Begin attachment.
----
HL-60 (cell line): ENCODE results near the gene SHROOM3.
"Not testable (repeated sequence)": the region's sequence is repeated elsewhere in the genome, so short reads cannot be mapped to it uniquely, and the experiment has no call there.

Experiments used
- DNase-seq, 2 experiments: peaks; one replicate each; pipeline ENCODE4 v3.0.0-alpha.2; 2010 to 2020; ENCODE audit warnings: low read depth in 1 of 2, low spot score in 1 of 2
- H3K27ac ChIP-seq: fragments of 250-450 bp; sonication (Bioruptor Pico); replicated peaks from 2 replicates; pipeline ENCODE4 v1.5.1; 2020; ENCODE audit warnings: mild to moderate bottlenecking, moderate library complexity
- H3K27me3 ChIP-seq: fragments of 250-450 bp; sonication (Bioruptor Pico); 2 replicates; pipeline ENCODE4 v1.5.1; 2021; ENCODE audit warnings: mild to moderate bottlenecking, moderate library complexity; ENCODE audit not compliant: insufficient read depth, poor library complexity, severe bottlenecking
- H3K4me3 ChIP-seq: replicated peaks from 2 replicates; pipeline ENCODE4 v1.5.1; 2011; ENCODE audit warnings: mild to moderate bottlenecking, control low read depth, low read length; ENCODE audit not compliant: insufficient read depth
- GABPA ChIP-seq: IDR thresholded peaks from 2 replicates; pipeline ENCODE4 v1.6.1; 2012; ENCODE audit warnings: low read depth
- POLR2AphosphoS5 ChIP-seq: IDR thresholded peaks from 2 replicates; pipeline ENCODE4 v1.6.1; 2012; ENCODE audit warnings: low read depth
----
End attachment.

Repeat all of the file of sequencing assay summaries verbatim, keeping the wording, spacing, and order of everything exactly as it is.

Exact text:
HL-60 (cell line): ENCODE results near the gene SHROOM3.
"Not testable (repeated sequence)": the region's sequence is repeated elsewhere in the genome, so short reads cannot be mapped to it uniquely, and the experiment has no call there.

Experiments used
- DNase-seq, 2 experiments: peaks; one replicate each; pipeline ENCODE4 v3.0.0-alpha.2; 2010 to 2020; ENCODE audit warnings: low read depth in 1 of 2, low spot score in 1 of 2
- H3K27ac ChIP-seq: fragments of 250-450 bp; sonication (Bioruptor Pico); replicated peaks from 2 replicates; pipeline ENCODE4 v1.5.1; 2020; ENCODE audit warnings: mild to moderate bottlenecking, moderate library complexity
- H3K27me3 ChIP-seq: fragments of 250-450 bp; sonication (Bioruptor Pico); 2 replicates; pipeline ENCODE4 v1.5.1; 2021; ENCODE audit warnings: mild to moderate bottlenecking, moderate library complexity; ENCODE audit not compliant: insufficient read depth, poor library complexity, severe bottlenecking
- H3K4me3 ChIP-seq: replicated peaks from 2 replicates; pipeline ENCODE4 v1.5.1; 2011; ENCODE audit warnings: mild to moderate bottlenecking, control low read depth, low read length; ENCODE audit not compliant: insufficient read depth
- GABPA ChIP-seq: IDR thresholded peaks from 2 replicates; pipeline ENCODE4 v1.6.1; 2012; ENCODE audit warnings: low read depth
- POLR2AphosphoS5 ChIP-seq: IDR thresholded peaks from 2 replicates; pipeline ENCODE4 v1.6.1; 2012; ENCODE audit warnings: low read depth